Harry Dean Stanton's death in 2017 concluded one of the most prolific careers in Hollywood history. His more than 200 credits include "The Green Mile," "Alien," "Cool Hand Luke," Big Love," and "Gunsmoke." He served in the Navy during World War II, working as a cook on a ship during the Battle of Okinawa.
Handsome heartthrob Rock Hudson's resume includes "Giant" with Elizabeth Taylor and "Pillow Talk" with Doris Day. In 1944, Hudson joined the Navy and served in the Philippines.
A veteran of the stage and screen, Fred Gwynne is remembered as Herman Munster from TV's "The Munsters" as well as the short-tempered stickler judge from "My Cousin Vinny." During World War II, Gwynn enlisted in the Navy and served on a sub chaser.
Emmy nominee John Amos has played some of the most iconic characters ever to appear on both the big and small screens, including Kunta Kinte in "Roots," James Evans Sr. in "Good Times," and Cleo McDowell in "Coming to America." A veteran of the New Jersey National Guard, Amos is the Honorary Master Chief of the U.S. Coast Guard.
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It may be surprising to learn that some actors are military veterans. Others, not so much. Gruff and authoritative, R. Lee Ermey is the human embodiment of Marine Corps machismo, which he put on full display as a hard-nosed drill instructor in "Full Metal Jacket." Before injuries forced him to retire, Ermey served for 11 years as a Marine, earning the rank of staff sergeant and the honorary title of gunnery sergeant after spending 14 months in Vietnam and completing two tours in Okinawa, Japan.
George C. Scott had a 40-year show business career, the pinnacle of which was his Oscar-winning portrayal of the namesake American general in the movie "Patton." In real life, Scott joined the Marines in 1945 shortly before the end of World War II. He served for four years, often as a guard at Arlington National Cemetery.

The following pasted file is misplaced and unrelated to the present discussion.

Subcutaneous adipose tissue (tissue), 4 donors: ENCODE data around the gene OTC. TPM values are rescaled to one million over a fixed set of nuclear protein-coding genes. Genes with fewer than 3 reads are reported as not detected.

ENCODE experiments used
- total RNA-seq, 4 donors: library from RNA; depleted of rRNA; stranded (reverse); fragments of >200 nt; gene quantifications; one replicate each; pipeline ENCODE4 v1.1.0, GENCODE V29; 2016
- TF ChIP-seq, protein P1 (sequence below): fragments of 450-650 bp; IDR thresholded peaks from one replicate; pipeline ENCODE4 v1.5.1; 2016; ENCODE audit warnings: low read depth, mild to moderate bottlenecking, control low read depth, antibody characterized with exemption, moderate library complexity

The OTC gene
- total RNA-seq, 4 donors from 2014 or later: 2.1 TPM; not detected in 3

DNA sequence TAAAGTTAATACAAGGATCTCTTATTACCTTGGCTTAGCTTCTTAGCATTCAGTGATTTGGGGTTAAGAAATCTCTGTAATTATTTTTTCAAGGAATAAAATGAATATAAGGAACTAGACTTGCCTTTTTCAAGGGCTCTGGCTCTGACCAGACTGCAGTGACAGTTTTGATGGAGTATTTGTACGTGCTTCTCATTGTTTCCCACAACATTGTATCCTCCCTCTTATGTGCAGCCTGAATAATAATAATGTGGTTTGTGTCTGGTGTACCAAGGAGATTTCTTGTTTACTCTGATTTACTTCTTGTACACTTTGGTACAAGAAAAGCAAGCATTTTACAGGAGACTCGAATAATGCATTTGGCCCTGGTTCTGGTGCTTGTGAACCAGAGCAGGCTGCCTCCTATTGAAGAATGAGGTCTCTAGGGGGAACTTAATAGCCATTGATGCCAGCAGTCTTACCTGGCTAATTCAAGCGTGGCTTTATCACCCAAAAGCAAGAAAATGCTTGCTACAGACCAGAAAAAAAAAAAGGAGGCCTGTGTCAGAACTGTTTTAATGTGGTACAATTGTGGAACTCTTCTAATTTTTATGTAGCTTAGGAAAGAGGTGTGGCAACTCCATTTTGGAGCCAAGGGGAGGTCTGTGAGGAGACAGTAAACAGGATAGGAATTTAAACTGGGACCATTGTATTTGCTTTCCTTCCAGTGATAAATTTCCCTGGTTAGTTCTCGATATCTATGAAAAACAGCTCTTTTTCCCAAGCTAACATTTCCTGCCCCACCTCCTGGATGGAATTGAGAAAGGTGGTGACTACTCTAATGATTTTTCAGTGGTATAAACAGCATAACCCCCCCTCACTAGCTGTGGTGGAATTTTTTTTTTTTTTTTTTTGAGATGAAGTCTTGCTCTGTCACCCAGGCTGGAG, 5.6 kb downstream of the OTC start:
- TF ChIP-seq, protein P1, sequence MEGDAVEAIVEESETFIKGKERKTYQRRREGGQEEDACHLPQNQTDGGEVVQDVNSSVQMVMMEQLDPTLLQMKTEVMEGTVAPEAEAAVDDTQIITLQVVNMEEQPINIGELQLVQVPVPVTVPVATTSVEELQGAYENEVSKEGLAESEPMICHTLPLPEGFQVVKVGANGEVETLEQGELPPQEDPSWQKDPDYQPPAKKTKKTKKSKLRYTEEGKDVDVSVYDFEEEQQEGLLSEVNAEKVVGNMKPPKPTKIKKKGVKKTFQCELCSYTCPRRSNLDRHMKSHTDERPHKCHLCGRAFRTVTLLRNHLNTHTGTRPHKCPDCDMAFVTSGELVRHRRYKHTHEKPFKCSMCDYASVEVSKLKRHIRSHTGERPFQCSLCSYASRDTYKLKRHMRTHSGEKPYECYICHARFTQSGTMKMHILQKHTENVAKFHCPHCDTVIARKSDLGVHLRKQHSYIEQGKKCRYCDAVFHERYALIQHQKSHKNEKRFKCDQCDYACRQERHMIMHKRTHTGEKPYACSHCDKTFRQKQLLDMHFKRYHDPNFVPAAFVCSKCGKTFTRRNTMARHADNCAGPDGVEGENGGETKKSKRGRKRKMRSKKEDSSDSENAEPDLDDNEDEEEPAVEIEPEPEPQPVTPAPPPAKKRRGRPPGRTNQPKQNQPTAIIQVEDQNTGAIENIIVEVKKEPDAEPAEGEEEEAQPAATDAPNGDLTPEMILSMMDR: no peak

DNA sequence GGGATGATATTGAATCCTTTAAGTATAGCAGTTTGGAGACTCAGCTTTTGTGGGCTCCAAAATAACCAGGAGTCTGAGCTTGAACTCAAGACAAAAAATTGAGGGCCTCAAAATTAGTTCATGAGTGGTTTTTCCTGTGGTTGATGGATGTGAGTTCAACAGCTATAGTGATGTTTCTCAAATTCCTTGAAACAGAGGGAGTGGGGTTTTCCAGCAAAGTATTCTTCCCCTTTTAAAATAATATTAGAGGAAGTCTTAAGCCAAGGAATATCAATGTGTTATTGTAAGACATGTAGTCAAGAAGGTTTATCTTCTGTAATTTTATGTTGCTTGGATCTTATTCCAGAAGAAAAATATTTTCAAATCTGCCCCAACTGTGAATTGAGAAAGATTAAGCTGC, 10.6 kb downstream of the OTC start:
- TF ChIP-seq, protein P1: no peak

The "Ghostbusters" franchise made Ernie Hudson famous, but the Michigan native is by no means a one-trick pony. Hudson has accumulated an impressive 236 acting credits since 1976, including four projects currently in the works. Although he joined the Marines after high school, he was medically discharged after just a few months due to asthma.
From "Cocoon" and "The Natural" to "The Firm" and "Absence of Malice," Wilford Brimley's folksy but serious demeanor has earned him a resume filled with critical and commercial success—not to mention a recurring role as the instantly recognizable Quaker Oats man. Once a bodyguard for Howard Hughes, Brimley enlisted in the Marines during the Korean War and was stationed for three years in the Aleutian Islands.
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James Avery's acting career spanned nearly 40 years and includes nearly 180 credits, but he was best known as stern-but-lovable patriarch Uncle Philip Banks on "The Fresh Prince of Bel-Air." After graduating from high school, Avery joined the Navy and served in Vietnam during the height of the war from 1968 to 1969.
Born in 1921, James Whitmore had acting credits dating from the 1940s to the late 2000s. Among the most memorable was that of institutionalized inmate Brooks Hatlen in "The Shawshank Redemption." Whitmore served in the Marines in World War II and used the G.I. Bill to attend the American Theatre Wing after he was honorably discharged.
A little more than 60 years ago, history's most famous veteran joined the Army. Elvis Aaron Presley was offered the opportunity to fulfill his service by entertaining troops, playing concerts, and serving as a recruiting model, but the King (actually a sergeant) famously chose instead to serve as a common soldier. His trademark pompadour haircut was shaved, and he was placed into an armored division in 1958 at the very height of his career.